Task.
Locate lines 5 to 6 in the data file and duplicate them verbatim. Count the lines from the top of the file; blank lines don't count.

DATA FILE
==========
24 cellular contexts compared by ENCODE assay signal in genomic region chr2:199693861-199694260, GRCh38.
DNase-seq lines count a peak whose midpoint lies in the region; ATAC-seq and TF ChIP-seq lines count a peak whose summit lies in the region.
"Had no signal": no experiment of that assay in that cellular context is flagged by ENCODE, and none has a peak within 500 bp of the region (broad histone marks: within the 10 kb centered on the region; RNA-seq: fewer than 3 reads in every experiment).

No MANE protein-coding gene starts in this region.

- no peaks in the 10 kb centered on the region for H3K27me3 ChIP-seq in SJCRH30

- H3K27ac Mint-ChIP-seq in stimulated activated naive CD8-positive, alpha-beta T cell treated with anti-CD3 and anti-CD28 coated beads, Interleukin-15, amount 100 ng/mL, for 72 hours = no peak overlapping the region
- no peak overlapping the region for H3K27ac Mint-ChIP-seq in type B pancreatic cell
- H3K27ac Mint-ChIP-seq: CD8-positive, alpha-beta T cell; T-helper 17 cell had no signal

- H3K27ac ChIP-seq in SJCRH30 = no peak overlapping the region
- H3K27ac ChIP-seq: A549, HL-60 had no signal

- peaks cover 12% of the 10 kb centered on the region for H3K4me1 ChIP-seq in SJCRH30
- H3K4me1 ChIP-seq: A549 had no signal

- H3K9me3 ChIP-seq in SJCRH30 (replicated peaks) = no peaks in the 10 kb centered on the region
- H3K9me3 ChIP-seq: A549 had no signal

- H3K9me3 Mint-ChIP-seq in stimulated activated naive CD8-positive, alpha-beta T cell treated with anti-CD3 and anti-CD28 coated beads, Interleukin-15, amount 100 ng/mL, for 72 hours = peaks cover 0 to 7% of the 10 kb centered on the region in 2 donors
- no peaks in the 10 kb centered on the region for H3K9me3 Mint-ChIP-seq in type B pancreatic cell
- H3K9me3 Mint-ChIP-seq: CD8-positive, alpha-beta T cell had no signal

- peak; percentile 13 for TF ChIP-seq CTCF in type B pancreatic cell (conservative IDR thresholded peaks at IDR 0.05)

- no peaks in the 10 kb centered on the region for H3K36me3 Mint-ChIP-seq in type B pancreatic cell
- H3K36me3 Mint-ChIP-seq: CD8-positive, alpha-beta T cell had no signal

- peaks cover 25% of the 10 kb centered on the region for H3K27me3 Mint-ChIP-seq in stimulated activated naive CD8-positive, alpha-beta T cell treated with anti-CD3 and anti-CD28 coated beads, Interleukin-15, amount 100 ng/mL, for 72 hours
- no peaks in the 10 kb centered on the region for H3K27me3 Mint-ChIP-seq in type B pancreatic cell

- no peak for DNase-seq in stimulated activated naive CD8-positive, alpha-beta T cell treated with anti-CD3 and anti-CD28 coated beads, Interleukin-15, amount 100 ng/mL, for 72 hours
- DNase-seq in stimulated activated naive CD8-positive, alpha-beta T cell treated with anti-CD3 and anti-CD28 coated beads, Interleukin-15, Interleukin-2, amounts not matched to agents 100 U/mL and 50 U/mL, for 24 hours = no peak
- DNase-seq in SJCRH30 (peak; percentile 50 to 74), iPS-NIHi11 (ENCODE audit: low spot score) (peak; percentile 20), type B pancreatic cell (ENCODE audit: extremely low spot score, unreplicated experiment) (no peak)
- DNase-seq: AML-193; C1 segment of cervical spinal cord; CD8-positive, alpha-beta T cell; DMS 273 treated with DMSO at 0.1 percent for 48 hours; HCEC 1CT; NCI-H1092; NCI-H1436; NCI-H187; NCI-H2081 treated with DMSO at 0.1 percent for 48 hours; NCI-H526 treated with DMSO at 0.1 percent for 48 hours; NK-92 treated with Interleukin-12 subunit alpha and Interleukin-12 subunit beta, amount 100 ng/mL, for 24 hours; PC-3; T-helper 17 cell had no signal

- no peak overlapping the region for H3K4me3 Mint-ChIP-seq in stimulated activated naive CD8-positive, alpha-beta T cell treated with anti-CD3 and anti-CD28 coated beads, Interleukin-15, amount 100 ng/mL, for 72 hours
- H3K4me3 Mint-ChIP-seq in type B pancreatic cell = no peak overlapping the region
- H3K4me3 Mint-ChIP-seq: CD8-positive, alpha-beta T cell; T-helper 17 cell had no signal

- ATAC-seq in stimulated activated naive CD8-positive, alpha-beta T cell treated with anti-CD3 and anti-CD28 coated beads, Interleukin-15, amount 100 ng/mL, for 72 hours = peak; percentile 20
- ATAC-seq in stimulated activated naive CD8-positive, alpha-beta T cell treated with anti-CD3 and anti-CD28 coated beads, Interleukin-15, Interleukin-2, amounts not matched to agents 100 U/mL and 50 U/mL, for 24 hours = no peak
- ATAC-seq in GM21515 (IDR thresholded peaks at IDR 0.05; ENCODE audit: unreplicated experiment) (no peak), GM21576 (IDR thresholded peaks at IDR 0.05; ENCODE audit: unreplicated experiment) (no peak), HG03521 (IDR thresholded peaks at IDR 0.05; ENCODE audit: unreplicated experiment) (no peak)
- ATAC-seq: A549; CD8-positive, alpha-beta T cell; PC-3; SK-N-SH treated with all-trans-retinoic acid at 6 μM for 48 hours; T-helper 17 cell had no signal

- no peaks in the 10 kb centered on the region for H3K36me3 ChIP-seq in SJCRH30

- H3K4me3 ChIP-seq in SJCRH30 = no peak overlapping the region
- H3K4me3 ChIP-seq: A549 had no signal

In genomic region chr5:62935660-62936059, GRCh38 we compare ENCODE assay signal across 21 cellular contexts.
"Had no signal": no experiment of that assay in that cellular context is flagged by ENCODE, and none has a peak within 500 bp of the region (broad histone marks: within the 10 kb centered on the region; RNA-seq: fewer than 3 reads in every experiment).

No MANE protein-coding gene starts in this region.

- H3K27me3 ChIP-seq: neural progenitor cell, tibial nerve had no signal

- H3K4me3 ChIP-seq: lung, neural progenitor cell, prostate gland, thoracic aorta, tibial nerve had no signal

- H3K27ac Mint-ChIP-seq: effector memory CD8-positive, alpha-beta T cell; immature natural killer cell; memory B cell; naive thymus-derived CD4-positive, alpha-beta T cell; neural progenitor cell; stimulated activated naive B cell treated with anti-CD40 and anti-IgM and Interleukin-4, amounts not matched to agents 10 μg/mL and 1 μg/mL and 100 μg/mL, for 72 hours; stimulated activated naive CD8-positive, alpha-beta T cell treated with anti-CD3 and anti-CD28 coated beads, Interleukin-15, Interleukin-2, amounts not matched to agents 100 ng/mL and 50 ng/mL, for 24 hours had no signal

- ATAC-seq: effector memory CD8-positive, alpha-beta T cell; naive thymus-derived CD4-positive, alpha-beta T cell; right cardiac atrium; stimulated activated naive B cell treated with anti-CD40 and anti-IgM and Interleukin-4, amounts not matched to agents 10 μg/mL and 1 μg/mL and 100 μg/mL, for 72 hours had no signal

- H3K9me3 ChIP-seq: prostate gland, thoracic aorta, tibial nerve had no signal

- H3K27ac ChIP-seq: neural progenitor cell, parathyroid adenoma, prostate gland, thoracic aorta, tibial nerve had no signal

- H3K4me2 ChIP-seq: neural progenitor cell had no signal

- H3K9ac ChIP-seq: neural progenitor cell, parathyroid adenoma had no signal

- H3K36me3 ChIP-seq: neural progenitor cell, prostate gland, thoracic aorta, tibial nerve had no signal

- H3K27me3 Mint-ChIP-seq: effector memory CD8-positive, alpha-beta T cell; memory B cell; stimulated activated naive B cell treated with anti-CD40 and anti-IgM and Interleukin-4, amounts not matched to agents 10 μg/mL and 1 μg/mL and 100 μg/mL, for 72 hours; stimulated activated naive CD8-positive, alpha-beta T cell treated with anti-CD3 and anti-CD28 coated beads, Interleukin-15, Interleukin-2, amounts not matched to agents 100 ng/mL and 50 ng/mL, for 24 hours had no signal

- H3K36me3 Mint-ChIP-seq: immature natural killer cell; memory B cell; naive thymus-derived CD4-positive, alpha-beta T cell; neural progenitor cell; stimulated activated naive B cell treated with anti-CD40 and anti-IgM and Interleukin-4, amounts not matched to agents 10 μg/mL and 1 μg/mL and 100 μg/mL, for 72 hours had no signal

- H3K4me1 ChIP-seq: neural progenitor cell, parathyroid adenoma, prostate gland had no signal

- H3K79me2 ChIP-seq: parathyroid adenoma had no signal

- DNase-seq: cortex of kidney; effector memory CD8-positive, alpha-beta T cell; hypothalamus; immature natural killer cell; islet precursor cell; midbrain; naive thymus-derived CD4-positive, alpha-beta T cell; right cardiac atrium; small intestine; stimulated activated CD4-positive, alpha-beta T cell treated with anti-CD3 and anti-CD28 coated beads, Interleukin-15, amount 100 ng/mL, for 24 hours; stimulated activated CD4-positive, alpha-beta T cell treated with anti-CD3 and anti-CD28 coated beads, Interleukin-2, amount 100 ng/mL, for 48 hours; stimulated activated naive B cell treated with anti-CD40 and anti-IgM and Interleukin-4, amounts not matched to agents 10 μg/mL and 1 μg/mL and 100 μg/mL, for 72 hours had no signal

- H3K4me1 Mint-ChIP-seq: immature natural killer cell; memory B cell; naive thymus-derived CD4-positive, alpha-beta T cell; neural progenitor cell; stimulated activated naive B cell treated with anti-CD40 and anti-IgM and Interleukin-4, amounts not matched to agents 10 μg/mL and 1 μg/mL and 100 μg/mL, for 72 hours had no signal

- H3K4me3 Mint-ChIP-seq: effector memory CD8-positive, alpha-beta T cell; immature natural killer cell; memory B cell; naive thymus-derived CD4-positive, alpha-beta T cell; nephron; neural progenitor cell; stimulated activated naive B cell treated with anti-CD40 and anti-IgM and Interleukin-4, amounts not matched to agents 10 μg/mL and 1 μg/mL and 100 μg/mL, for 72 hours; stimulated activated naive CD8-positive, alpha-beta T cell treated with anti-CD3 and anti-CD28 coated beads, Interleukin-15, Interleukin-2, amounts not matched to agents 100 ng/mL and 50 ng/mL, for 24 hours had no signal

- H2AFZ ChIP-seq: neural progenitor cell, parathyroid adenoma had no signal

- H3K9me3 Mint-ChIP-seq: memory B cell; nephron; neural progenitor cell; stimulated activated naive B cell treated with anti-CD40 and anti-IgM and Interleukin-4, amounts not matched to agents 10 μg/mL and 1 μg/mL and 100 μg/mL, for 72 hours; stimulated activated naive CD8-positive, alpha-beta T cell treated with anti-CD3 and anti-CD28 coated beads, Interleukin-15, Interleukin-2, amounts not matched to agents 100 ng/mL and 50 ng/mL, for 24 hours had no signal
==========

- no peaks in the 10 kb centered on the region for H3K27me3 ChIP-seq in SJCRH30

- H3K27ac Mint-ChIP-seq in stimulated activated naive CD8-positive, alpha-beta T cell treated with anti-CD3 and anti-CD28 coated beads, Interleukin-15, amount 100 ng/mL, for 72 hours = no peak overlapping the region